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In Obama’s Wars, Bob Woodward provides the most intimate and sweeping portrait yet of the young president as commander in chief. Drawing on internal memos, classified documents, meeting notes and hundreds of hours of interviews with most of the key players, including the president, Woodward tells the inside story of Obama making the critical decisions on the Afghanistan War, the secret campaign in Pakistan and the worldwide fight against terrorism.
At the core of Obama’s Wars is the unsettled division between the civilian leadership in the White House and the United States military as the president is thwarted in his efforts to craft an exit plan for the Afghanistan War.
“So what’s my option?” the president asked his war cabinet, seeking alternatives to the Afghanistan commander’s request for 40,000 more troops in late 2009. “You have essentially given me one option. ...It’s unacceptable.”
“Well,” Secretary of Defense Robert Gates finally said, “Mr. President, I think we owe you that option.”
It never came. An untamed Vice President Joe Biden pushes relentlessly to limit the military mission and avoid another Vietnam. The vice president frantically sent half a dozen handwritten memos by secure fax to Obama on the eve of the final troop decision.
President Obama’s ordering a surge of 30,000 troops and pledging to start withdrawing U.S. forces by July 2011 did not end the skirmishing.
General David Petraeus, the new Afghanistan commander, thinks time can be added to the clock if he shows progress. “I don’t think you win this war,” Petraeus said privately. “This is the kind of fight we’re in for the rest of our lives and probably our kids’ lives.”
Hovering over this debate is the possibility of another terrorist attack in the United States. The White House led a secret exercise showing how unprepared the government is if terrorists set off a nuclear bomb in an American city—which Obama told Woodward is at the top of the list of what he worries about all the time.
Verbatim quotes from secret debates and White House strategy sessions—and firsthand accounts of the thoughts and concerns of the president, his war council and his generals—reveal a government in conflict, often consumed with nasty infighting and fundamental disputes.
Woodward has discovered how the Obama White House really works, showing that even more tough decisions lie ahead for the cerebral and engaged president.
Obama’s Wars offers the reader a stunning, you-are-there account of the president, his White House aides, military leaders, diplomats and intelligence chiefs in this time of turmoil and danger.
Woodward does a good job gathering views from the many different players in the Obama administration.
He pits Obama's inexperienced quest for a unanimous way forward in Afghanistan against the hardened opinions of his military generals.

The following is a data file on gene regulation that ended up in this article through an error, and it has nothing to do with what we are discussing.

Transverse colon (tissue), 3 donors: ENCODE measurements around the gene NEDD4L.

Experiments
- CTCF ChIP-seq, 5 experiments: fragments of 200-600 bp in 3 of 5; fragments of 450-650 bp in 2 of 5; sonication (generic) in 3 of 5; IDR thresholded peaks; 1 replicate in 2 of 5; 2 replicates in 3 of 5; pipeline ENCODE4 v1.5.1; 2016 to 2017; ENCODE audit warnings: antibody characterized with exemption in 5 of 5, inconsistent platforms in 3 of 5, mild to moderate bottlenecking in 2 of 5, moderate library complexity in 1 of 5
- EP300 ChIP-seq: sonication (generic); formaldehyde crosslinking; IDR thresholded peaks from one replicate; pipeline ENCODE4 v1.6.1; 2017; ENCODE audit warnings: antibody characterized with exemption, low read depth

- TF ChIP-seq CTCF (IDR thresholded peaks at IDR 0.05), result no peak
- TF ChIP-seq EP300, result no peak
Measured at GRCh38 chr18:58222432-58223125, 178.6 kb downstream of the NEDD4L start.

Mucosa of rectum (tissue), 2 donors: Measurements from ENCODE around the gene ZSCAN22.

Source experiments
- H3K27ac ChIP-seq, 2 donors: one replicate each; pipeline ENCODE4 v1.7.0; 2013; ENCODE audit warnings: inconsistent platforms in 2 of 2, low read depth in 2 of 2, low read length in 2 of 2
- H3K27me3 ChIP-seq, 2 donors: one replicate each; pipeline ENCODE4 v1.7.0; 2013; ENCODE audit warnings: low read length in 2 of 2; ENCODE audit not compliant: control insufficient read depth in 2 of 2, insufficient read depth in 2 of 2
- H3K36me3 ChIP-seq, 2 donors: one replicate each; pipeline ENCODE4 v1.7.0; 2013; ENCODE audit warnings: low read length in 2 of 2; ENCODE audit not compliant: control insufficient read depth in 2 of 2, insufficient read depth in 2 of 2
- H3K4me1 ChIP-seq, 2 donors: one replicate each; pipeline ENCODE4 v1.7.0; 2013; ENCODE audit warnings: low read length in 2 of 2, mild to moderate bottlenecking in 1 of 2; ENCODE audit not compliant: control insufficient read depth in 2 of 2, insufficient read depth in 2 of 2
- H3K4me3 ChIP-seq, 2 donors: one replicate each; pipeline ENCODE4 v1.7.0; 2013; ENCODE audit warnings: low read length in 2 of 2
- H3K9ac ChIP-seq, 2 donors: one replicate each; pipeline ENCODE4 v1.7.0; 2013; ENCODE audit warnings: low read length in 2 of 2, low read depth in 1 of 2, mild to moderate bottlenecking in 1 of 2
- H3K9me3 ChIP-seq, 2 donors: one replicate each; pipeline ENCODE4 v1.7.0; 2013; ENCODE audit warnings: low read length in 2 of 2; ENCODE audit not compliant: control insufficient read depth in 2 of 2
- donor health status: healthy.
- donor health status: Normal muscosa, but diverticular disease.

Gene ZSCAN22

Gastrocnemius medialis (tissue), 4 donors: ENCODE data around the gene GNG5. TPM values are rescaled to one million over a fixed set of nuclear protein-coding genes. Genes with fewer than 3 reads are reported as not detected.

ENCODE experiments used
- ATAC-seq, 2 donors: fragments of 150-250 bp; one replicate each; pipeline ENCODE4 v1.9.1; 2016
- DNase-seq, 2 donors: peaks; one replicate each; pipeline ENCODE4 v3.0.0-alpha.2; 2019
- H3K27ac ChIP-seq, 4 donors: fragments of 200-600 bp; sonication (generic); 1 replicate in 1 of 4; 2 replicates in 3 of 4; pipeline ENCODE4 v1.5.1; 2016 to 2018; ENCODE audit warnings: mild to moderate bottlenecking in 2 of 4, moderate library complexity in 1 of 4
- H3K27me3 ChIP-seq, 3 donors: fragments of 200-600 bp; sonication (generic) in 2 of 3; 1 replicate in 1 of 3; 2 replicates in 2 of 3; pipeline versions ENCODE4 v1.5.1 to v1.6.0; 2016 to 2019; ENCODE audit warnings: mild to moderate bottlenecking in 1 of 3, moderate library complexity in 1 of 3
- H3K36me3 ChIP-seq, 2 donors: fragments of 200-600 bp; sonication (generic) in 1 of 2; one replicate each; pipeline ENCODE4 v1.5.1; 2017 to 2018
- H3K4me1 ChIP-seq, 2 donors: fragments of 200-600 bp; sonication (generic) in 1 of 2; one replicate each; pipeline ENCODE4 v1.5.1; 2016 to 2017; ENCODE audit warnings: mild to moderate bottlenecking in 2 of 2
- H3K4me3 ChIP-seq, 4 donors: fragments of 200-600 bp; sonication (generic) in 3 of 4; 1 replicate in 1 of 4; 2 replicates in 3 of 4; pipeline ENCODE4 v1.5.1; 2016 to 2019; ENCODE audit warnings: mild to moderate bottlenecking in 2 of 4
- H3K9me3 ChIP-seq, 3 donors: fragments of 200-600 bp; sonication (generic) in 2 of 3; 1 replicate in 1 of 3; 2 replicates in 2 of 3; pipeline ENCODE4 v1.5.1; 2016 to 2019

I would hardly categorize this as a pro-Obama book. He appears handcuffed by his desire to create a considered, educated strategy to the point of being unable to act--- perhaps afraid to make poor decisions.
In the end, the decisions the administration makes is an exercise in frustration-- because without a strategy that includes a Pakistani solution, a positive outcome in Afghanistan would seem unlikely. This realization comes as the war plows forward with small successes that likely won't amount to a military victory-- leaving the question -- if a win in Afghanistan is unattainable without a sustained 10-year American commitment to the region (politically unsustainable)-- exactly what are we fighting to achieve?
On that count, the book is sobering.
However Woodward's lynchpin is one single July 2010 interview with the President, in which Obama comes across- at times- as pointing his finger and making excuses. I don't feel like he got enough time with the president for this project.
Somehow the book feels incomplete, and may have been best served to wait to include the administration's full review of the war due in December of 2010.
This book is not an easy read. And the ridiculous and at times racist comments in the other reviews are not a fair representation-- or worthy of Woodward's impressive research.
Realize this is a review of the prose and not the president. Woodward remains one of the greatest of his generation. His unparalelled access and his ability to convey the details of high stakes international policy to the average American reader make Woodward a national treasure. The first 100 pages grab you and make you realize just what an undertaking being president really is, regardless from which side of the political aisle you spew your party's propoganda. This is a must read for Americans, not a battle ground for warring Democrats and Republicans.
As a long time republican I tend to be conservative. While I dnt agree with Obama on many issues, I find my fellow republicans just complaining and not coming up with real solutions THAT WORK!